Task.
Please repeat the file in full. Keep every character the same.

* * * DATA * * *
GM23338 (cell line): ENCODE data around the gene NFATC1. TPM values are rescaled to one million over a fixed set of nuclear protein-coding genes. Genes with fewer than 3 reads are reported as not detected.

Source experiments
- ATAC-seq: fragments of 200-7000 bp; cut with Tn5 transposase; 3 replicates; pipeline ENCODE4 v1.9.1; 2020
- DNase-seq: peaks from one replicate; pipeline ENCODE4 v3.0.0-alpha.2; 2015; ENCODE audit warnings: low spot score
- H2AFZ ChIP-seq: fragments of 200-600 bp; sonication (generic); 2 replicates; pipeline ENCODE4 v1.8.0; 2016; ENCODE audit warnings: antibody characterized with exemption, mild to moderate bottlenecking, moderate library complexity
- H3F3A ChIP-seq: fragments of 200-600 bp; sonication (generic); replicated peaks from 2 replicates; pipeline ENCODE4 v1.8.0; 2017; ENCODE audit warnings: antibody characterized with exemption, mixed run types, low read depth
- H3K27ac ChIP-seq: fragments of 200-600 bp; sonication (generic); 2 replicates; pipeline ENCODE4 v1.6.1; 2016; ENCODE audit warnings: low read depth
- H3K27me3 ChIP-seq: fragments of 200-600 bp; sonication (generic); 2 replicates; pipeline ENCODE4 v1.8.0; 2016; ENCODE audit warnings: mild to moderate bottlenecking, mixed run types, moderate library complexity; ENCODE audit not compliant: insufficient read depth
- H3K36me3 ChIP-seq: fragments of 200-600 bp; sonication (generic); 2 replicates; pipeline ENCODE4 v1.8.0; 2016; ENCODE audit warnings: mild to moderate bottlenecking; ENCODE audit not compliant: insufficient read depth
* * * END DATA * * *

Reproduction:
GM23338 (cell line): ENCODE data around the gene NFATC1. TPM values are rescaled to one million over a fixed set of nuclear protein-coding genes. Genes with fewer than 3 reads are reported as not detected.

Source experiments
- ATAC-seq: fragments of 200-7000 bp; cut with Tn5 transposase; 3 replicates; pipeline ENCODE4 v1.9.1; 2020
- DNase-seq: peaks from one replicate; pipeline ENCODE4 v3.0.0-alpha.2; 2015; ENCODE audit warnings: low spot score
- H2AFZ ChIP-seq: fragments of 200-600 bp; sonication (generic); 2 replicates; pipeline ENCODE4 v1.8.0; 2016; ENCODE audit warnings: antibody characterized with exemption, mild to moderate bottlenecking, moderate library complexity
- H3F3A ChIP-seq: fragments of 200-600 bp; sonication (generic); replicated peaks from 2 replicates; pipeline ENCODE4 v1.8.0; 2017; ENCODE audit warnings: antibody characterized with exemption, mixed run types, low read depth
- H3K27ac ChIP-seq: fragments of 200-600 bp; sonication (generic); 2 replicates; pipeline ENCODE4 v1.6.1; 2016; ENCODE audit warnings: low read depth
- H3K27me3 ChIP-seq: fragments of 200-600 bp; sonication (generic); 2 replicates; pipeline ENCODE4 v1.8.0; 2016; ENCODE audit warnings: mild to moderate bottlenecking, mixed run types, moderate library complexity; ENCODE audit not compliant: insufficient read depth
- H3K36me3 ChIP-seq: fragments of 200-600 bp; sonication (generic); 2 replicates; pipeline ENCODE4 v1.8.0; 2016; ENCODE audit warnings: mild to moderate bottlenecking; ENCODE audit not compliant: insufficient read depth